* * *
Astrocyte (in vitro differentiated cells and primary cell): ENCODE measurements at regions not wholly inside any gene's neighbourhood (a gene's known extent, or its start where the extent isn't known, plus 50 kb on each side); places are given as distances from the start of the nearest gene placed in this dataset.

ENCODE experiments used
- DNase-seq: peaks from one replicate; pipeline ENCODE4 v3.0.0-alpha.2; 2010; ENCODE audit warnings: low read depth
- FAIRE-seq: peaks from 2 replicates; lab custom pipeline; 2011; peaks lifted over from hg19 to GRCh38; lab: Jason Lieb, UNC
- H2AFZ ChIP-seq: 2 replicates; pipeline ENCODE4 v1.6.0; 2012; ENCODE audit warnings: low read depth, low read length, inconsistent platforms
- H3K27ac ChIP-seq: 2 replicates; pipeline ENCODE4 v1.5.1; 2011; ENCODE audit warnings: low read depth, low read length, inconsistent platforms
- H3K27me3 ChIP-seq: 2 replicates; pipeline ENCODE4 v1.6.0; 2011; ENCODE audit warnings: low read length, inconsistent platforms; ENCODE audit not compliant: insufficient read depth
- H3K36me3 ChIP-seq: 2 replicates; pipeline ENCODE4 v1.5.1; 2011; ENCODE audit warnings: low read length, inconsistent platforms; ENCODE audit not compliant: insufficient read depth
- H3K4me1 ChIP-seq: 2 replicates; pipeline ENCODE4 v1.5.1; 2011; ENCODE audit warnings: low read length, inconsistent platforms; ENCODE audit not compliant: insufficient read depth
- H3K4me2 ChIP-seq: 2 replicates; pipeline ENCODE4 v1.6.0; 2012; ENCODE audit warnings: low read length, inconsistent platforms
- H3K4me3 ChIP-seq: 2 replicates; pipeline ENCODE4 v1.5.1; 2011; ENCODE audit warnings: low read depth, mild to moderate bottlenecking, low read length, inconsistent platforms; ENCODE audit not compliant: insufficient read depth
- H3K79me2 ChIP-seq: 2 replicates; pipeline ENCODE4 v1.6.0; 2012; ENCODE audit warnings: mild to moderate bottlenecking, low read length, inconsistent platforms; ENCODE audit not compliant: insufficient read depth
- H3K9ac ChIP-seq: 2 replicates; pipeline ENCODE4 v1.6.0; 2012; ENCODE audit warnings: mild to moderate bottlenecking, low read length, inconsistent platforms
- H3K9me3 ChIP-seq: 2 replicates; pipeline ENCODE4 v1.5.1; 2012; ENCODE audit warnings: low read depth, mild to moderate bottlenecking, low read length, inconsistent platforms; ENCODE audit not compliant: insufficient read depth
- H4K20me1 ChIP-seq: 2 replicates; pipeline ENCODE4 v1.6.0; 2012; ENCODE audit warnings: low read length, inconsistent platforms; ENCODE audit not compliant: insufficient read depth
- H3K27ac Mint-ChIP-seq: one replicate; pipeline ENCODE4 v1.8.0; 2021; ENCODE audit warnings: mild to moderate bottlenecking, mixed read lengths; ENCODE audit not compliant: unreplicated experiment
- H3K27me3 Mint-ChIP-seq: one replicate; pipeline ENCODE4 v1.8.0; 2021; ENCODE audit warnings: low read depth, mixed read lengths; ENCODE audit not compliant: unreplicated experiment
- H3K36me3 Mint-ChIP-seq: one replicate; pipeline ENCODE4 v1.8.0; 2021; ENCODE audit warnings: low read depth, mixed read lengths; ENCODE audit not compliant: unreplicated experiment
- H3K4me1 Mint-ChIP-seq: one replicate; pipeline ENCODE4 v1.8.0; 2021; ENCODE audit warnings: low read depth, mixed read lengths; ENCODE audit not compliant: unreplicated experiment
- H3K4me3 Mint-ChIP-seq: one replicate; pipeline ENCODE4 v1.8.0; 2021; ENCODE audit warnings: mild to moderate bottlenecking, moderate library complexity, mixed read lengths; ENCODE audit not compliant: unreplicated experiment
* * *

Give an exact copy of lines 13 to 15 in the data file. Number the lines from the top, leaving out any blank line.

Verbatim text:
- H3K9ac ChIP-seq: 2 replicates; pipeline ENCODE4 v1.6.0; 2012; ENCODE audit warnings: mild to moderate bottlenecking, low read length, inconsistent platforms
- H3K9me3 ChIP-seq: 2 replicates; pipeline ENCODE4 v1.5.1; 2012; ENCODE audit warnings: low read depth, mild to moderate bottlenecking, low read length, inconsistent platforms; ENCODE audit not compliant: insufficient read depth
- H4K20me1 ChIP-seq: 2 replicates; pipeline ENCODE4 v1.6.0; 2012; ENCODE audit warnings: low read length, inconsistent platforms; ENCODE audit not compliant: insufficient read depth